war crimes in Ukraine

The Tribunal for Putin (T4P) global initiative was set up in response to the all-out war launched by Russia against Ukraine in February 2022.

‘With one strike, the plane destroyed six houses...’

19.10.2023    available: Українською
Oleksii Sydorenko
Olena Mishchenko is a resident of the Korolivka village in the Kyiv Region. The woman survived bombings, shelling, and murders of loved ones. The Russians destroyed Olena’s house, and she had to bury the dead in her yard.

What’s up with our house? We made a new foundation, insulated it, covered everything with thermoplastic tiles, painted it, threw out the stove, and made some repairs. And now you can’t enter the house. A commission wrote that it was to be demolished because it was unsuitable for habitation. Everything falls apart. Here was the bedroom. Here was the kitchen. And this was a large room. Somewhere here was a TV, there were icons, everything was here: the table, the TV, the closet — just like that... The bastards caused big trouble.

Olena Mishchenko — resident of the Korolivka village in the Kyiv Region

About shelling and killings of people

Many killed! My cousin’s sister’s boyfriend was killed in her house. He was so calm, such a golden boy, and wanted to get married... He died right in bed, in the house. My godmother lives on the edge of my village, and the children came to her with their children; they thought they would be saved in the village. But it turned out that the people who remained in Kyiv survived. When the bombing started, they ran out of the house and wanted to hide in the cellar. As soon as they ran out, the son and grandson were killed. Another grandson’s arm was torn off. On the 18th, we found the bodies lying in the village’s center. Many died in the village.

We have never had such explosions on 24 February as in Hostomel. And on 6 March, our village was already destroyed. That day, six houses on our street were wrecked at once. The plane flew and dropped bombs. And on one street, this plane hit six houses at once. And then, on 18 March, our tanks came from here, and Russian tanks from Lypivka. Russians were behind the headquarters, and ours were at the end of our street. That’s why we got it. They wanted to kill our tankers; some were killed, and corpses lay in the courtyards. Russian tanks were coming from the end of the village, and ours were coming from here. There, too, many houses burned down.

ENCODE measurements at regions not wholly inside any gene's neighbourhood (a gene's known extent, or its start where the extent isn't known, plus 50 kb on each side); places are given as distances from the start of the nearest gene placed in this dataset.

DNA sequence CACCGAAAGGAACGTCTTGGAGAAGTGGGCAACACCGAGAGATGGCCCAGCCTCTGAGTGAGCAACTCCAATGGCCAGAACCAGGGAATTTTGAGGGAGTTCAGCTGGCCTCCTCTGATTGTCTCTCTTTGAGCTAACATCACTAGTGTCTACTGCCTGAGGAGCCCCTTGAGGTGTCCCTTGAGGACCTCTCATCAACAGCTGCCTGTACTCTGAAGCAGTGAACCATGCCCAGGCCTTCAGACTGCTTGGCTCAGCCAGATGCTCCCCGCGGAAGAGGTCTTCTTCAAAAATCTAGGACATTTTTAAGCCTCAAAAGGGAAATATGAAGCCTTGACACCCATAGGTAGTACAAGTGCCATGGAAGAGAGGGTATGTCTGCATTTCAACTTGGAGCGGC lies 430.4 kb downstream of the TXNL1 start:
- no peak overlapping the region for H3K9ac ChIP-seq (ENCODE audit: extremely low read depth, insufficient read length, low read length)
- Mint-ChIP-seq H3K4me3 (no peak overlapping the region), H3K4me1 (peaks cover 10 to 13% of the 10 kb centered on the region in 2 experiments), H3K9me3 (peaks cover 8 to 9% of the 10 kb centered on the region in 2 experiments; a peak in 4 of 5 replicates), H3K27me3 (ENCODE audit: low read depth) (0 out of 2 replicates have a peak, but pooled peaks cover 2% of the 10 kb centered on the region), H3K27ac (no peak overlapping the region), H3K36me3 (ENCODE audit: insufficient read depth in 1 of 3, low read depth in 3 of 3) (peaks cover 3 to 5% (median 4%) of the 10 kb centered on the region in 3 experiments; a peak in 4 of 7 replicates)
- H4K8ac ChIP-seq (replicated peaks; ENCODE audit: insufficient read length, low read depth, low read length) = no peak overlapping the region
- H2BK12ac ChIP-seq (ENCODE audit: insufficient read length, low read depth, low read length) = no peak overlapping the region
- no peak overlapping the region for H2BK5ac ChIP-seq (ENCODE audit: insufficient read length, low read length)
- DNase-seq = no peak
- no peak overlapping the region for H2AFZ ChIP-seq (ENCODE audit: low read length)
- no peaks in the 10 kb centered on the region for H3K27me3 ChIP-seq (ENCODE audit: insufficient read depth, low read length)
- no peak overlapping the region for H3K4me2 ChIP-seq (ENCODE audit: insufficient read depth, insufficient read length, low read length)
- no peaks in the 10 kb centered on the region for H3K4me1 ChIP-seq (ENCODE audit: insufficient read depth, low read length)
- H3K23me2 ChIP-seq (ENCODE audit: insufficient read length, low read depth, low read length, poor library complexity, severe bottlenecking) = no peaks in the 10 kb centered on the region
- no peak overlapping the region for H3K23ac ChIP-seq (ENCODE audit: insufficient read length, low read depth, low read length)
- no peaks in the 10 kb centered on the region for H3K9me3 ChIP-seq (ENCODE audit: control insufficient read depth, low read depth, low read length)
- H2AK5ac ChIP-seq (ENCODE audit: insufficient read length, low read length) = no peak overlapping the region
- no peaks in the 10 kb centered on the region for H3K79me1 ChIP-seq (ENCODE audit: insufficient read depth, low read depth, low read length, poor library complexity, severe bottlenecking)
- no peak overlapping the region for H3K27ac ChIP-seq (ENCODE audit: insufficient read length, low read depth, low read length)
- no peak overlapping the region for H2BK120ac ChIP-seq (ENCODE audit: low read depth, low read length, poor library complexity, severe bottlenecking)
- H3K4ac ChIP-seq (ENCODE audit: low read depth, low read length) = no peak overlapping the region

House of Olena Mishchenko after enemy shelling

It hit the house in the corner. One guy originally from Havronschyna came to see a girl — not far from us here on the street. He came to us and asked for a smoke. Vasya, my son’s godfather, brought him a cigarette, and right here in the yard, this guy died. Three people in the house were injured. And then Lypivka and Havronschyna were under the Russians. Relatives from Havronschyna could not take him away. So that he would not lie in the yard, we brought him into the house, and Vasya and I went to live with my daughter. His body stayed in the house for a month. Then, they allowed him to be buried behind a hazel tree. And not only him! Everyone buried the dead in the gardens. Only later, they took the bodies to the morgues.

The remains of one of the rooms and the garden outside the window. Residents of Ukrainian cities and villages often had to bury their loved ones killed by Russian soldiers in gardens.

The Russians were at the other end of the village, but they only came for one day and then moved towards Lypivka. They danced, sang, and drank in a bar in Lypivka. Shops and houses were robbed. Many Russians lived in Andriivka. They entered Korolivka, and one man approached the tank and said: “What are you doing? We didn’t invite you! Why did you come to us? And there, one soldier wanted to shoot him, but the sergeant said not to touch him.

We all hate them so much! I want the war to go over to their side so they can see this and have Bucha, not us. So they know what war is and what it is like to have people’s houses burned down from airplanes.

This publication is made possible by the generous support of the American people through the United States Agency for International Development (USAID) under the Human Rights in Action Program, run by the Ukrainian Helsinki Group on Human Rights (UHSHR).

The views and opinions expressed in this publication do not necessarily reflect the views of USAID, the US Government, or UHSHR. The authors and KHPG are solely responsible for the content of this article.

USAID is one of the world's leading development agencies facilitating the end of extreme poverty and supporting the movement of recipient countries to self-reliance and resilience. USAID also contributes to the national security and economic well-being of the United States. Its activity is a manifestation of the philanthropy of the American people. USAID has been partnering with Ukraine since 1992: during this time, the agency's total assistance to Ukraine amounted to more than 3 billion US dollars. USAID's current strategic priorities in Ukraine include strengthening democracy and good governance, promoting economic development and energy security, improving health systems, and reducing the impact of conflict in the eastern regions. For more information about USAID's activities, please contact the Public Relations Department of the USAID Mission in Ukraine at tel. (+38 044) 521-57-53. We also invite you to visit their website: or the Facebook page:

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